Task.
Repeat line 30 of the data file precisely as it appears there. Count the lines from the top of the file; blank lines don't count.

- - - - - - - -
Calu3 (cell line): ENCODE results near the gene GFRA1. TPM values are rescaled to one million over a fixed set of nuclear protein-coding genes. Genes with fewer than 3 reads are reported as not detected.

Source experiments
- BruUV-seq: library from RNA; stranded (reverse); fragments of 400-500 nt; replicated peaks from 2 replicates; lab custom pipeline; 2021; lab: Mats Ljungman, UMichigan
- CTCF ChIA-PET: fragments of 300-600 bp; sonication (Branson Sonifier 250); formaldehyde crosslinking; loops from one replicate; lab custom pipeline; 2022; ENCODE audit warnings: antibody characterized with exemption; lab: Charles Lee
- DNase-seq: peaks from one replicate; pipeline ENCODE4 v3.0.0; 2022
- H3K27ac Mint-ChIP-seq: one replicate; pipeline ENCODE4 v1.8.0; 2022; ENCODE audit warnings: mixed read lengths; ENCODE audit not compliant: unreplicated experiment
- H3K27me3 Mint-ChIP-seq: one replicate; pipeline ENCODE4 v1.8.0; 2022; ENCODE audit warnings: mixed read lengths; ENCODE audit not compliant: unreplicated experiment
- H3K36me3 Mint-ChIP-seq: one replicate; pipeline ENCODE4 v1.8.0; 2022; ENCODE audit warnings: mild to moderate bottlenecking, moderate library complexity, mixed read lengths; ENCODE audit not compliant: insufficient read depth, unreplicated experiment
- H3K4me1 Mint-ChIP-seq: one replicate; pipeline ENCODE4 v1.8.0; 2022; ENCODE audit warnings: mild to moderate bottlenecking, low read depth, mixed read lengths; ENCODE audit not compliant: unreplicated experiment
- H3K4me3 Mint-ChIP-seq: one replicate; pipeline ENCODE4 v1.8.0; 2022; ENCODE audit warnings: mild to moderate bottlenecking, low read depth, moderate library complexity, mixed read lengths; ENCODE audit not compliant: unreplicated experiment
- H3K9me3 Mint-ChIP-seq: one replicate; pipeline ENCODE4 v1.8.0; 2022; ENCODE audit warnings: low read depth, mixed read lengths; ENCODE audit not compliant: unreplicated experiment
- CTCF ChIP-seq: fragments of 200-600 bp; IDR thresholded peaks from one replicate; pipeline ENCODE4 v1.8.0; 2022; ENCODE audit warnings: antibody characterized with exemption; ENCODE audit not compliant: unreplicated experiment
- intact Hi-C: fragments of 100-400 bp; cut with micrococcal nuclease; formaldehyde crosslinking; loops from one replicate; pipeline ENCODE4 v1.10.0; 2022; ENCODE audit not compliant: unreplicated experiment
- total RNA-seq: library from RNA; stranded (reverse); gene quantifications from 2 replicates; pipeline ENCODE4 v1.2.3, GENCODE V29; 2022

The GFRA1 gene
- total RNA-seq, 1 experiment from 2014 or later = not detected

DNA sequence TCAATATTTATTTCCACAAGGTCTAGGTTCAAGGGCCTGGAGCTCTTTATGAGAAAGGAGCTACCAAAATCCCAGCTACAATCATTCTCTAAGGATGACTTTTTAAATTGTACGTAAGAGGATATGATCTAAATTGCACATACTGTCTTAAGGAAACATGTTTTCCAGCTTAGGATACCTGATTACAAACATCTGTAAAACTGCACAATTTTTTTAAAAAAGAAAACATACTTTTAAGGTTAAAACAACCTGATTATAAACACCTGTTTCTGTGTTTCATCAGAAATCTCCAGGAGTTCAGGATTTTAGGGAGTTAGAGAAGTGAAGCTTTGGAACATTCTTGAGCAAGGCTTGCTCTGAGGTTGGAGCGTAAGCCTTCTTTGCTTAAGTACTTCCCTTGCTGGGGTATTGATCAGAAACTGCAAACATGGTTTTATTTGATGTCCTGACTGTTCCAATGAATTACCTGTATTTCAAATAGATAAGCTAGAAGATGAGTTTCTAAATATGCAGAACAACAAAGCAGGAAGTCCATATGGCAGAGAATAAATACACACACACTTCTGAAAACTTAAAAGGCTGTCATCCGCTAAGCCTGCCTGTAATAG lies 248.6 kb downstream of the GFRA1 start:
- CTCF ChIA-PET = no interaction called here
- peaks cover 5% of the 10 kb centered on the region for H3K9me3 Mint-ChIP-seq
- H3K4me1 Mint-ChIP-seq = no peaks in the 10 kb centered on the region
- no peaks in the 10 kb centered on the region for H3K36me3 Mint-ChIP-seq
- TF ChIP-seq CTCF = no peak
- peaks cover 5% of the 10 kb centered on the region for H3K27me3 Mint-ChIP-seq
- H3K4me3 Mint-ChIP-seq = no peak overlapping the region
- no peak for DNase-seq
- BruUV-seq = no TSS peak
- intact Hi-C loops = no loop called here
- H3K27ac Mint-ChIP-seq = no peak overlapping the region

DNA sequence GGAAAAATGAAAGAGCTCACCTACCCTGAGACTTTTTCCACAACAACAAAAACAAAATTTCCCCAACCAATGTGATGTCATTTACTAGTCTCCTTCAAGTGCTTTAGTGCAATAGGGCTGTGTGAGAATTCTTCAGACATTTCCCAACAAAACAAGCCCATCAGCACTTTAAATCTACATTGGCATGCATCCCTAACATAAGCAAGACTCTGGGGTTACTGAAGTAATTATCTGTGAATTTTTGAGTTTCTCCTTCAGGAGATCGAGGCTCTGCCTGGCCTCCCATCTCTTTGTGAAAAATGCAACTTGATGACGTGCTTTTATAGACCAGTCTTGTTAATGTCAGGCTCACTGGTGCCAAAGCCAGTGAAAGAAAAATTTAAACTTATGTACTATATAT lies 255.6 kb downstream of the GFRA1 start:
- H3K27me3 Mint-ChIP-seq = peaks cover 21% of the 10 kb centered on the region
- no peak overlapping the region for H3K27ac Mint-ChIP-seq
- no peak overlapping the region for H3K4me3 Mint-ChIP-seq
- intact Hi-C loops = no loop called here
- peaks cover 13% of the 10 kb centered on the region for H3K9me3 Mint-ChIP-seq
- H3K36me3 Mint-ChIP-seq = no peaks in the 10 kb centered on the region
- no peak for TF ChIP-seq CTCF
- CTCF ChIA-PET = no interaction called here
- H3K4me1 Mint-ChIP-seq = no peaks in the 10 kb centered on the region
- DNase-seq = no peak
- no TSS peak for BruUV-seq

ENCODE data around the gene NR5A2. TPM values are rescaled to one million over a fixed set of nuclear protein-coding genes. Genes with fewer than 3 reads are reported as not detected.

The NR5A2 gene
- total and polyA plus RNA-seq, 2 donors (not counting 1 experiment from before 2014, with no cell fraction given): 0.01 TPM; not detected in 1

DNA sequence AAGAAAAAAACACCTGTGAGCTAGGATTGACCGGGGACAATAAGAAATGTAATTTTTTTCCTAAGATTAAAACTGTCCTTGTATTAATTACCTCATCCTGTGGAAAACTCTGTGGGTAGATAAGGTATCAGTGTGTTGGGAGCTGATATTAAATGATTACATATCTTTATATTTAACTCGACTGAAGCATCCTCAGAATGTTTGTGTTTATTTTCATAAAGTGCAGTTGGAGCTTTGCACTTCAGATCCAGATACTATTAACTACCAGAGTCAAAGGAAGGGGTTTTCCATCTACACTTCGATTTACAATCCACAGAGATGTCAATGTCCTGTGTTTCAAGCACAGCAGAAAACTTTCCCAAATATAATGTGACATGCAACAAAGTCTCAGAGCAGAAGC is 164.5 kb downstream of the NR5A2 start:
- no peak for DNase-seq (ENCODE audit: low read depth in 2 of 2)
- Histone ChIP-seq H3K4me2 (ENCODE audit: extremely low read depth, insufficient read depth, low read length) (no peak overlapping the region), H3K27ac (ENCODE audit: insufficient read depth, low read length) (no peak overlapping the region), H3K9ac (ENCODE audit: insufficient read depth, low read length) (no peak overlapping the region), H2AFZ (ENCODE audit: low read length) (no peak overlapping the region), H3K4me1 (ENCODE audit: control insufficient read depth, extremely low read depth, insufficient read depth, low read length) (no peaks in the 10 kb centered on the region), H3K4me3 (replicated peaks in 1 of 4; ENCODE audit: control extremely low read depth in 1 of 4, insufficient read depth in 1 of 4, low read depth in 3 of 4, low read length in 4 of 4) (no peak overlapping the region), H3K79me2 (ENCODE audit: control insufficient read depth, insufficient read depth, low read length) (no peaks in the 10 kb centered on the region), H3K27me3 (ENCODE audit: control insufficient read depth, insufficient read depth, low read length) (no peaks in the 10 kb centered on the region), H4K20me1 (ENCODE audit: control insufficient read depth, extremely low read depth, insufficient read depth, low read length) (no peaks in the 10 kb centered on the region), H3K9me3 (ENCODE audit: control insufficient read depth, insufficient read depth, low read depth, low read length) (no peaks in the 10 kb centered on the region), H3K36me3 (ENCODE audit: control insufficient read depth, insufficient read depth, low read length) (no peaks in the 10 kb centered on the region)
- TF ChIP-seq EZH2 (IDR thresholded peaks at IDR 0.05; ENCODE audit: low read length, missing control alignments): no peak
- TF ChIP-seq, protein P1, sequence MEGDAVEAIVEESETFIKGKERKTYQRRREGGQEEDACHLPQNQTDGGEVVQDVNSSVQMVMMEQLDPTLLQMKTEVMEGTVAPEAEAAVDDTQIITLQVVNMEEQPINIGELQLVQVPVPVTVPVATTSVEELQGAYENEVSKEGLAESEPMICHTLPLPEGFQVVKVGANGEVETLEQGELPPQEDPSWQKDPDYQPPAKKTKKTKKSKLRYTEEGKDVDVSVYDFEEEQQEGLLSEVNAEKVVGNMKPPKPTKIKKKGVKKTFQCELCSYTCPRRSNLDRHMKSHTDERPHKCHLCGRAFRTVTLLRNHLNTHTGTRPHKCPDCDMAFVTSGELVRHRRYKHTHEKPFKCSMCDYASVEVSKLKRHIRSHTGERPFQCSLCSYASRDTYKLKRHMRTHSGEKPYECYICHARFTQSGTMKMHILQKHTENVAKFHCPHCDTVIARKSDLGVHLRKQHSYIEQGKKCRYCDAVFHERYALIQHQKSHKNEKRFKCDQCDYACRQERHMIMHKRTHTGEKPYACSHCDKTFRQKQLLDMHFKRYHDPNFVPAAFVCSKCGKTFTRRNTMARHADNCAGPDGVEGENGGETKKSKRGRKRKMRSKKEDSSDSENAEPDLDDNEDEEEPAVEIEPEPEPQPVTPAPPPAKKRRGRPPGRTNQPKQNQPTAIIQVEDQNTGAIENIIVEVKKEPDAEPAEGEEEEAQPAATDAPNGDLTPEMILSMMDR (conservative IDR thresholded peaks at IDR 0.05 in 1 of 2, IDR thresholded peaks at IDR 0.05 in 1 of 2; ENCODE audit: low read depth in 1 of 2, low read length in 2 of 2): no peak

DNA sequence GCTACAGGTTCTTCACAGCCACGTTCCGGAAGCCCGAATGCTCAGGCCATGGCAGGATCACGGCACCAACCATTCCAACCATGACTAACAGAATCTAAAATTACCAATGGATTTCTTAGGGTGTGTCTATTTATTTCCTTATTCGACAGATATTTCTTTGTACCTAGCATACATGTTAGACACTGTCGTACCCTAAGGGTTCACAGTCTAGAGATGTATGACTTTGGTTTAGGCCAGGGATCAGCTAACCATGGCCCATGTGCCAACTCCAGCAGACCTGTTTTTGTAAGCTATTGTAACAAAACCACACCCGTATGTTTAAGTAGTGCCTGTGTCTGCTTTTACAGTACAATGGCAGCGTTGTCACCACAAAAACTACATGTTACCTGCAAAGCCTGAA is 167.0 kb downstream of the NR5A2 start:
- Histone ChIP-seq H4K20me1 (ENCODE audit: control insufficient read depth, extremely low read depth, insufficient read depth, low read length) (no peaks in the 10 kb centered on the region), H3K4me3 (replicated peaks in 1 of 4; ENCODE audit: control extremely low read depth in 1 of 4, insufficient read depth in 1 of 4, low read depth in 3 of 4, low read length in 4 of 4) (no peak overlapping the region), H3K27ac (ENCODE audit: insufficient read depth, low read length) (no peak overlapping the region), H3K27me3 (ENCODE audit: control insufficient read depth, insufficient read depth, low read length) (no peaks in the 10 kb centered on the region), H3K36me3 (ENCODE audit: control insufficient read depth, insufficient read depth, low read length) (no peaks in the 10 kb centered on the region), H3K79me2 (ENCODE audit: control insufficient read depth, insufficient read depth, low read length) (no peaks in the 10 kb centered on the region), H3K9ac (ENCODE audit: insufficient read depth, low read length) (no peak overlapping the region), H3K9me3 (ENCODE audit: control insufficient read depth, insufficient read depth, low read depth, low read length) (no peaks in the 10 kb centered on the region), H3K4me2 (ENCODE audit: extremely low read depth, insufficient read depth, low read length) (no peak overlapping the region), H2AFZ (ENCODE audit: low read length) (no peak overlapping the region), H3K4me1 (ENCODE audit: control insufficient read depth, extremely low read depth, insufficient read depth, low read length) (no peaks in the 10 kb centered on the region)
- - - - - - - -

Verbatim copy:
- H3K27me3 Mint-ChIP-seq = peaks cover 21% of the 10 kb centered on the region